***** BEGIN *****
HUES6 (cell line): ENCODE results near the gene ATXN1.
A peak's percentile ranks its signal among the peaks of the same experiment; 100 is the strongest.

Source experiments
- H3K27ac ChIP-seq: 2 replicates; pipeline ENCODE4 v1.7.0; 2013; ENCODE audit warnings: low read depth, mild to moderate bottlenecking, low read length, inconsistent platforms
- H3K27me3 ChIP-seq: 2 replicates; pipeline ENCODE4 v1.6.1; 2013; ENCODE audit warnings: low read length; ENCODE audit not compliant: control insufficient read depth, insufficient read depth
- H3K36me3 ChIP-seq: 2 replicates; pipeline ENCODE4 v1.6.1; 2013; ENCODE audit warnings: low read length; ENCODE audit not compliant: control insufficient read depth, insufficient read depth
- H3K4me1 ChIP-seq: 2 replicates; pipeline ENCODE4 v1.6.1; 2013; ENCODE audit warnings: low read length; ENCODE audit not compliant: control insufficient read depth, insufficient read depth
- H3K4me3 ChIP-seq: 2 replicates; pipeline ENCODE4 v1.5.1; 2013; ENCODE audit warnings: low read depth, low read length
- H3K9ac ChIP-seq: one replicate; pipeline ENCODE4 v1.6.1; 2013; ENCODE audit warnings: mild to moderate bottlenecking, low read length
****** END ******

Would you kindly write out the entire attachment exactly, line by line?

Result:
HUES6 (cell line): ENCODE results near the gene ATXN1.
A peak's percentile ranks its signal among the peaks of the same experiment; 100 is the strongest.

Source experiments
- H3K27ac ChIP-seq: 2 replicates; pipeline ENCODE4 v1.7.0; 2013; ENCODE audit warnings: low read depth, mild to moderate bottlenecking, low read length, inconsistent platforms
- H3K27me3 ChIP-seq: 2 replicates; pipeline ENCODE4 v1.6.1; 2013; ENCODE audit warnings: low read length; ENCODE audit not compliant: control insufficient read depth, insufficient read depth
- H3K36me3 ChIP-seq: 2 replicates; pipeline ENCODE4 v1.6.1; 2013; ENCODE audit warnings: low read length; ENCODE audit not compliant: control insufficient read depth, insufficient read depth
- H3K4me1 ChIP-seq: 2 replicates; pipeline ENCODE4 v1.6.1; 2013; ENCODE audit warnings: low read length; ENCODE audit not compliant: control insufficient read depth, insufficient read depth
- H3K4me3 ChIP-seq: 2 replicates; pipeline ENCODE4 v1.5.1; 2013; ENCODE audit warnings: low read depth, low read length
- H3K9ac ChIP-seq: one replicate; pipeline ENCODE4 v1.6.1; 2013; ENCODE audit warnings: mild to moderate bottlenecking, low read length